By MICHAEL CAINES
"A modern classic rarely seems able to venture out on to the bookshelves unchaperoned". So D. J. Taylor writes in the recent double issue of the TLS, in a sampling of six recently reissued novels that claim to be modern classics: "it needs a sponsor to plead its case". The sponsor being whoever supplies an adulatory preface, or an obliging line for the front or back cover, to reassure potential buyers that they are not picking up a mere modern non-classic. Louis de Bernières writing in praise of Barbara Pym's Crampton Hodnet. Candia McWilliam in praise of the "purity" and "tension" of In the Making by G. F. Green. And so on.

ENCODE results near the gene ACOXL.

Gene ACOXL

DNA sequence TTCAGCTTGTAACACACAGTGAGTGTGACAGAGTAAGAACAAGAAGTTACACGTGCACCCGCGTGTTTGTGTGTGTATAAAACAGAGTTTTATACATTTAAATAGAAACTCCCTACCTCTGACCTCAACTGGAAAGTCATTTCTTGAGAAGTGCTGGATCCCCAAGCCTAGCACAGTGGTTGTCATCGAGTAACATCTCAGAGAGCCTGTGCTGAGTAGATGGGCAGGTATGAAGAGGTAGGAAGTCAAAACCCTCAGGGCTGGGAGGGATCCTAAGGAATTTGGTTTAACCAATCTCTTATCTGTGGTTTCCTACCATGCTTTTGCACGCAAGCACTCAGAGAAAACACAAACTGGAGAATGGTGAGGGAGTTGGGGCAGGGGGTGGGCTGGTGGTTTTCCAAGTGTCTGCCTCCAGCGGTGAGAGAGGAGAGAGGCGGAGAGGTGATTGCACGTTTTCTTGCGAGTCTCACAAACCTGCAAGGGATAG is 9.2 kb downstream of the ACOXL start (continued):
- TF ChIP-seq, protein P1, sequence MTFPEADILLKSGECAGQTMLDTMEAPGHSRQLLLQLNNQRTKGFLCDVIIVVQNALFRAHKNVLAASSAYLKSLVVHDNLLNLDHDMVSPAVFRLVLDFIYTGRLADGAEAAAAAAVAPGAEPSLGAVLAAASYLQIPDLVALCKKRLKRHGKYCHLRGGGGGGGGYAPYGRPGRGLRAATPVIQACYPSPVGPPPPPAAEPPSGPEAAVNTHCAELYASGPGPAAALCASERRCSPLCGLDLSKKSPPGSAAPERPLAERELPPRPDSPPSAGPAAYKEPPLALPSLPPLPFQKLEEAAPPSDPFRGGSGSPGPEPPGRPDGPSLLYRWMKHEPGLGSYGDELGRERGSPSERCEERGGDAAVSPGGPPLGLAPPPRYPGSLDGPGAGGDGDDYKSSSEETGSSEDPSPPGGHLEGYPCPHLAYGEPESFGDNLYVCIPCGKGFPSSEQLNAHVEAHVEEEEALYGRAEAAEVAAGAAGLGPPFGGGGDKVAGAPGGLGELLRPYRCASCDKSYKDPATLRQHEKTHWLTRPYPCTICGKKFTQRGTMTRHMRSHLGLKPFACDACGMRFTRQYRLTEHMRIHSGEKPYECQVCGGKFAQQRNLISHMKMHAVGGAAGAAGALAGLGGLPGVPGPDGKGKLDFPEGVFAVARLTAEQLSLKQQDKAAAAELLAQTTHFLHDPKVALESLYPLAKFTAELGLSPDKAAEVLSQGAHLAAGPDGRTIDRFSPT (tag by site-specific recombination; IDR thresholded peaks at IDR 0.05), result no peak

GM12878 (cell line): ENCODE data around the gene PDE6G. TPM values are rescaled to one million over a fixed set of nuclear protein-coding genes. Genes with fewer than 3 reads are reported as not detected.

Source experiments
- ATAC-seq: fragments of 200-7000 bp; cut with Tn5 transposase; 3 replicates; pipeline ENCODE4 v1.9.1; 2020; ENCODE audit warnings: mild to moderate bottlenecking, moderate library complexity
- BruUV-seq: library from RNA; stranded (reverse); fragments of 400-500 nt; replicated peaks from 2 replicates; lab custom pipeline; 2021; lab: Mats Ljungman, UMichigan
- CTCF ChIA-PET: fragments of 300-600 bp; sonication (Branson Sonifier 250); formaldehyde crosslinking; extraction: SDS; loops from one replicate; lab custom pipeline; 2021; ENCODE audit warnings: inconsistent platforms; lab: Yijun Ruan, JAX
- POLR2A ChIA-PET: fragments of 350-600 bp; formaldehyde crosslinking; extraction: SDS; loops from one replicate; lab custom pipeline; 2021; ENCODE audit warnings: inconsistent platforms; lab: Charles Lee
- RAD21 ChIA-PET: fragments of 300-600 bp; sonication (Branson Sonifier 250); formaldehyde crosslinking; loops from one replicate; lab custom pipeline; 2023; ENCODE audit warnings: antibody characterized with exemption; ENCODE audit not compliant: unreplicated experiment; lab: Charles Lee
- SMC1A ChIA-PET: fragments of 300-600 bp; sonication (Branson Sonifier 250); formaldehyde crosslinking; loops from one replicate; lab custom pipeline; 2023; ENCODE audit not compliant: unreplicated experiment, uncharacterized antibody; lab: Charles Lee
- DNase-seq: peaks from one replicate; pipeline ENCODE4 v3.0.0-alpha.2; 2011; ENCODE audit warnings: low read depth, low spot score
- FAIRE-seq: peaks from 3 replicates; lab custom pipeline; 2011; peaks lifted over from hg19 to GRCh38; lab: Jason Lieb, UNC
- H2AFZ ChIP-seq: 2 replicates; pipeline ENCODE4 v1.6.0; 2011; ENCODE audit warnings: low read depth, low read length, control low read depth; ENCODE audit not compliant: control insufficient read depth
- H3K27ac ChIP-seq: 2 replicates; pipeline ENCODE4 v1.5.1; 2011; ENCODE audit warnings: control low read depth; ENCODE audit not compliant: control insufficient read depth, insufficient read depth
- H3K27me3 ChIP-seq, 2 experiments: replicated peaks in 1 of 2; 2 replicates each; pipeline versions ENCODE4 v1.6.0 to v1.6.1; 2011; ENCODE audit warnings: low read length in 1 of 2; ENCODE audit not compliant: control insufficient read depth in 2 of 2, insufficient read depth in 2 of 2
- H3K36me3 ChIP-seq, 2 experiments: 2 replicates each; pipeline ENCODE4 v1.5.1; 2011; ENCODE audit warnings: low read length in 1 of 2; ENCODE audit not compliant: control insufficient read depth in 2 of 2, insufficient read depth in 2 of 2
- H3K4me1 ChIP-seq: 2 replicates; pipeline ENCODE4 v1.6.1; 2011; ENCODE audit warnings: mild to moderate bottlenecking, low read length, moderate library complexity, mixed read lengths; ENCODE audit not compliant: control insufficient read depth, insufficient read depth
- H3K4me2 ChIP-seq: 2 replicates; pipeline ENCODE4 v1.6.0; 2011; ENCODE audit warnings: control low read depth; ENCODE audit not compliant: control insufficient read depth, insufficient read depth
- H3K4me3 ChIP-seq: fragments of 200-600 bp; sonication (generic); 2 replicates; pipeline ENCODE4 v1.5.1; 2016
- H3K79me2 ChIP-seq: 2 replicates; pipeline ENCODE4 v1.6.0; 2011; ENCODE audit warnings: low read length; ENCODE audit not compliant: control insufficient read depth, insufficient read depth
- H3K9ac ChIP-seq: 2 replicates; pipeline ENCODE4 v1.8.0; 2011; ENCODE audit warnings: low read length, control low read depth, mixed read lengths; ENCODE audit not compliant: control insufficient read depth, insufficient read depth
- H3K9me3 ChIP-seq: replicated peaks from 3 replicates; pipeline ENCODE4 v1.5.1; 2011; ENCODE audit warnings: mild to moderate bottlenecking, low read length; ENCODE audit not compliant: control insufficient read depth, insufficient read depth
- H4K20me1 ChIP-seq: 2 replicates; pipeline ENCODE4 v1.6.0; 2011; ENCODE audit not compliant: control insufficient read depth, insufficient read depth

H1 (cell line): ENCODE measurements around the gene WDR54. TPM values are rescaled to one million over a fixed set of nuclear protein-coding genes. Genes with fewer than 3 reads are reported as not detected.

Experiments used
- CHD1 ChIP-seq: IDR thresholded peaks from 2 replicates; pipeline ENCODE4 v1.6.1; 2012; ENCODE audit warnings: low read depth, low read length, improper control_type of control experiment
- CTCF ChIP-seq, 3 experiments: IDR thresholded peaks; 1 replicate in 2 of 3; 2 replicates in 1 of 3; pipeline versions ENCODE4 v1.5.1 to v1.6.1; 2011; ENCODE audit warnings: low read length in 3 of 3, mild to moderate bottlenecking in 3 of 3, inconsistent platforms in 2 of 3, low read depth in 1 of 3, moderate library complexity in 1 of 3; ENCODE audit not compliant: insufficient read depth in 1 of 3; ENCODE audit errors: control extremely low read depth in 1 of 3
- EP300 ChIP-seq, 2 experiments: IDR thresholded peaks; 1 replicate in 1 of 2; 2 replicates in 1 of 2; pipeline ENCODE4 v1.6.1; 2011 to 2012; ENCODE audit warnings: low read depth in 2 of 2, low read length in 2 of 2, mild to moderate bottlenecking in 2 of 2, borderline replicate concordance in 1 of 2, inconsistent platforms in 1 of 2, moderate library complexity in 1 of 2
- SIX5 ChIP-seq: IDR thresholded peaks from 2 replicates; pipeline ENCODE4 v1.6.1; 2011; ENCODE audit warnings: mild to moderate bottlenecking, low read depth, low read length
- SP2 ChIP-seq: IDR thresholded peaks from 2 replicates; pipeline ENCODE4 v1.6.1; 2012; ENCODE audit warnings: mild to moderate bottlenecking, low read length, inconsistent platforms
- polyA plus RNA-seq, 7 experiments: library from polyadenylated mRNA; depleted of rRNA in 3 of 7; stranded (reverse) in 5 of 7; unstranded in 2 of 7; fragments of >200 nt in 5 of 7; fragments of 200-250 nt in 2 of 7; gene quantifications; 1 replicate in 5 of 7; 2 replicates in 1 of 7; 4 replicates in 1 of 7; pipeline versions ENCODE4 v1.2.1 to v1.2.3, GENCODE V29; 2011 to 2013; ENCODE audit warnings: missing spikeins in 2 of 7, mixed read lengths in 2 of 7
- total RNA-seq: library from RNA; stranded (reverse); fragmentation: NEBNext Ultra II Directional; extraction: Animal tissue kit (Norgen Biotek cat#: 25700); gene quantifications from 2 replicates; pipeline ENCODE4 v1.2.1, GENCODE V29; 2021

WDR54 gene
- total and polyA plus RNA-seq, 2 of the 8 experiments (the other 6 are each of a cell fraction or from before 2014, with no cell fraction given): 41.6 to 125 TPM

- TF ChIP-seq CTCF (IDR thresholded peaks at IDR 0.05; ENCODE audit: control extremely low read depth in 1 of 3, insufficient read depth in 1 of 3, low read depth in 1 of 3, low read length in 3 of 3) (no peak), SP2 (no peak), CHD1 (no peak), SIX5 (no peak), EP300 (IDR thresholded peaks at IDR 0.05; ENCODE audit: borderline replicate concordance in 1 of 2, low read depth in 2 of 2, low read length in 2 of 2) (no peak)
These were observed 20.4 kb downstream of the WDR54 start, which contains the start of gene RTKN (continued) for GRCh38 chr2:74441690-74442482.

If you've read Taylor's piece, you'll know by now whether he agrees with such kind assessments or not. But before the books in question became "modern classics" (whatever that means), they were just novels – what did their first reviewers in the TLS make of them? Do the critics agree, across the years, and do they dare to prophesy lasting fame for any of these books? Has the critical language changed out of all recognition?